Friday, 8 July 2011

With David Zinger on Employee Engagement


  On Tuesday I spent the afternoon with David Zinger, founder and host of the Employee Engagement ning community.  I feel David and I go way back as he was one of the few ‘HR’ people blogging when I started up, just over four years ago.  I also started my Human Capital ning group shortly after his, but mine peaked at about 50 people, whilst David’s has over 4000 members!

For David, the path to exceptional employee engagement travels through engagement mythology to the concrete grounding of tactical engagement (kaizengagement)

Debunking 21 myths of employee engagement

David's in-depth research has discovered that employee engagement has a number of myths attached to it (5 of them are here).  My other favourites, some of which I agree are myths, and others which I still believe are true are:


  • We need a singular definition of engagement.  No – I agree this is a myth, and talked about it recently during my presentation with David Macleod and Nita Clarke of the Employee Engagement Taskforce.
  • WIIFM is more important than WIIFU.  Organisations are more than just collections of individuals.  An organisation of engaged individuals who would sabotage each others’ careers isn’t going to be any more effective than a true team of disengaged employees.  We need to be thinking about engagement as a socially developed outcome rather than an individualised one.
  • Data trumps story.  Measurement has a limited role in HCM.  It’s fine for the transactional stuff, but the more important something is, the harder it is to measure.  Look at Gary Hamel’s triangle describing the range of behaviours people can use to involve themselves in their work.  Obedience at the bottom can be measured fairly easily.  Passion at the top is a lot harder, but it much more important today.  It can be measured – but mainly through pictures and stories, not metrics and analytics.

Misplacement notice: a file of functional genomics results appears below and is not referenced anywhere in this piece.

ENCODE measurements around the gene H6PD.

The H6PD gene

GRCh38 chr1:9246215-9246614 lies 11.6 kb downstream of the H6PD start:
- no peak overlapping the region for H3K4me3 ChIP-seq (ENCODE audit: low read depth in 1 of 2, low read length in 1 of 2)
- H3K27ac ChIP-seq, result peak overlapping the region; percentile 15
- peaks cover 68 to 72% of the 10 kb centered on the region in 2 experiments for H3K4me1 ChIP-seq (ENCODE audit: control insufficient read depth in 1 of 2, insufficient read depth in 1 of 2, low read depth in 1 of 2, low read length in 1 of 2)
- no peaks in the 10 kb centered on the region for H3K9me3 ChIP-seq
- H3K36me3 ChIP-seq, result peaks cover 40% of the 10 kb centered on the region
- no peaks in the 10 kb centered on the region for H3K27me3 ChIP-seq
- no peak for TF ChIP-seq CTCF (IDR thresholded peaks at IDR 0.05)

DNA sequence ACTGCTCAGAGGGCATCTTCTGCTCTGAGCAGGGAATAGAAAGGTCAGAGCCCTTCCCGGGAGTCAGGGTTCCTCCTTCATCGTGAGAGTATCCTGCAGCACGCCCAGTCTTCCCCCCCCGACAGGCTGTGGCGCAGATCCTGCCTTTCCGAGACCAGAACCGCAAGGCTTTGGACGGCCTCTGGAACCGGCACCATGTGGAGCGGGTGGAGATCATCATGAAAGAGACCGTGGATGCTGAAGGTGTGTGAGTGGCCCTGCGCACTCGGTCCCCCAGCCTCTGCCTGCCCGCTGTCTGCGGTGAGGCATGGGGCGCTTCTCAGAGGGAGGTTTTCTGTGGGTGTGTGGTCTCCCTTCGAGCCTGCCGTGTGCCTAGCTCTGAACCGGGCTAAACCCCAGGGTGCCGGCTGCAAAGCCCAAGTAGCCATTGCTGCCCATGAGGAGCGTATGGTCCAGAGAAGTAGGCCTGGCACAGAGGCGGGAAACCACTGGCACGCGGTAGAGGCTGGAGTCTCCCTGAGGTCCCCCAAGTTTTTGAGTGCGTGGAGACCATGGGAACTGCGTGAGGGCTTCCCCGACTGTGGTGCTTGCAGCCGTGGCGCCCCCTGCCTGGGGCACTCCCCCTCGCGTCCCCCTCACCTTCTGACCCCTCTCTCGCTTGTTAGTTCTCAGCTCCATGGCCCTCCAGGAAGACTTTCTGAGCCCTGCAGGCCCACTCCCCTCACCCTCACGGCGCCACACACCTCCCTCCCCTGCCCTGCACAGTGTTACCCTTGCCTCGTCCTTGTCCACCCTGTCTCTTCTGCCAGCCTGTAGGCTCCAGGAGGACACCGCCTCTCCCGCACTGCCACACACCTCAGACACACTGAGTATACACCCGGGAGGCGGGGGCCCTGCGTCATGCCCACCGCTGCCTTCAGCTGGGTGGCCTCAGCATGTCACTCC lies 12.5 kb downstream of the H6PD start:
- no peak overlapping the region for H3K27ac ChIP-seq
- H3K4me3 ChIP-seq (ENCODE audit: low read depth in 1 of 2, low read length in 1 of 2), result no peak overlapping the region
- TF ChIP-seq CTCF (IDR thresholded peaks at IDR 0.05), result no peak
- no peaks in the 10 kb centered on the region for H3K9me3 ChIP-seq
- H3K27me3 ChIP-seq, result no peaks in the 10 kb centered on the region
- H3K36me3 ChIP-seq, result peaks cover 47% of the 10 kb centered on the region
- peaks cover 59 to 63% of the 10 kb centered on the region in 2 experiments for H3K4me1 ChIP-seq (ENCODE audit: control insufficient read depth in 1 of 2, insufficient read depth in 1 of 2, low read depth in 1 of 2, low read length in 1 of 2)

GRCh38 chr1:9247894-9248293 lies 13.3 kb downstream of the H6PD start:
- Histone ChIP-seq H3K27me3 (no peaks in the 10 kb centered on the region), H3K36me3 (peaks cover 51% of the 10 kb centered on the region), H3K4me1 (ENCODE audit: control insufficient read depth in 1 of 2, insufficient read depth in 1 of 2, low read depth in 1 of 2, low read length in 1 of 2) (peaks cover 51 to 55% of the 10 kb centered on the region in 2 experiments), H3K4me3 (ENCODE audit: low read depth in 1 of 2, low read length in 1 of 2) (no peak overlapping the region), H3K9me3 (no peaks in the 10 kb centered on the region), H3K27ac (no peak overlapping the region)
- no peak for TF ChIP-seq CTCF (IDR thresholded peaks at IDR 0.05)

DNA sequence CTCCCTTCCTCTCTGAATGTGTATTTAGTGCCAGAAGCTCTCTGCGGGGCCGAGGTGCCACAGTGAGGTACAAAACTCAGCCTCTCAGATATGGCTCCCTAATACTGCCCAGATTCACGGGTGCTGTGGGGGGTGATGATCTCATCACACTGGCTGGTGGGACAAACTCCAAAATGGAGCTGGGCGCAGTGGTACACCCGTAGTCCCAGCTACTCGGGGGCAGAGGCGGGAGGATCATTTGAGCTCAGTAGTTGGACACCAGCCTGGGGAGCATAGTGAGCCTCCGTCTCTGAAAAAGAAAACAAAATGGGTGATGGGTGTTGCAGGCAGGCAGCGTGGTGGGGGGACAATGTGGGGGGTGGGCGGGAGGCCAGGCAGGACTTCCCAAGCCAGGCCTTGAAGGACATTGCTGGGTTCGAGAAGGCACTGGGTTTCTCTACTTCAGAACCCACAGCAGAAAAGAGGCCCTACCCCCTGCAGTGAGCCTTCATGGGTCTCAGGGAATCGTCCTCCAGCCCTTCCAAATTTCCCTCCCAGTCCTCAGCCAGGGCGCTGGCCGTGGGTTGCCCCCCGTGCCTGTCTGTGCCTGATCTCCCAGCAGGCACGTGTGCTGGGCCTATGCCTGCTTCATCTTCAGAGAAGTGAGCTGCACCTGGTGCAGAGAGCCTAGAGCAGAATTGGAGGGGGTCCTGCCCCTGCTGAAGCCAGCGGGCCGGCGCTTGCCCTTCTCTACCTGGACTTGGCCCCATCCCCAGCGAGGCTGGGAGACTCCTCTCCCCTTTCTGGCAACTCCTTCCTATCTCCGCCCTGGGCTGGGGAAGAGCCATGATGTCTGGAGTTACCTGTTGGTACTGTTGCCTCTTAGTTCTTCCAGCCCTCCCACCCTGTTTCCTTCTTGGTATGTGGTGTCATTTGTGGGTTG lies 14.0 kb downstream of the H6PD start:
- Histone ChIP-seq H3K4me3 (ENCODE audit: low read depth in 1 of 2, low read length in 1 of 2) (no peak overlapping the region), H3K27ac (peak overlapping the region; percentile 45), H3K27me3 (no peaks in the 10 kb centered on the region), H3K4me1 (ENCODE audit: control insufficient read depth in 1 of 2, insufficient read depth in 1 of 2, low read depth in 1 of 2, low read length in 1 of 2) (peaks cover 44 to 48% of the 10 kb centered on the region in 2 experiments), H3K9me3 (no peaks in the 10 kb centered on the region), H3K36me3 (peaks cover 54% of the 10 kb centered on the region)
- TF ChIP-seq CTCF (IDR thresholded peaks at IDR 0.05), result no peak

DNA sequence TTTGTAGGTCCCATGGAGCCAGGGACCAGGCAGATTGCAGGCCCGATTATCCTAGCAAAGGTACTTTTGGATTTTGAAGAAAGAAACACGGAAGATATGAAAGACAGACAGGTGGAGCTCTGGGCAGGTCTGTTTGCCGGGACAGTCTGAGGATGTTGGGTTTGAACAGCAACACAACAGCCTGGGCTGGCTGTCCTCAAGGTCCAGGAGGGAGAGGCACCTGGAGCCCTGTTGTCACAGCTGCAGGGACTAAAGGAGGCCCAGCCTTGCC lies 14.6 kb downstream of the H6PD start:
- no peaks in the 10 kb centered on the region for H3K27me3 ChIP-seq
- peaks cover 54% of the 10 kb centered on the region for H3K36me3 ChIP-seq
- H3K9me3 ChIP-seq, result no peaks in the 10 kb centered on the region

• Engagement is a noun.  Yes, I think it is.  It can probably be a very as well as long as we don’t start believing we can engage someone else.  But we can engage ourselves.  But in the main, we’re best off thinking about it as a state, an element of human capital.
  • There are ‘drivers’ of engagement.  Yes.  OK, as I note above, I think it’s up to each individual to decide to be engaged.  But the things that we do to them, the environment we put them in, has a strong influence on this.  So ‘influencers’ rather than ‘drivers’ perhaps, but there are definitely levers we can pull.
  • There are external experts of gurus with answers.  Yes, there are.  These answers need to be chosen according to the specific organisational context, and tailored appropriately too.  But engagement (and HCM) is more than simply treating people well.  It’s also about your strategy, the organisational environment, your HR practices and other things as well.  Don’t be afraid to get outside help.


Kaizengagement: 6 tactical engagements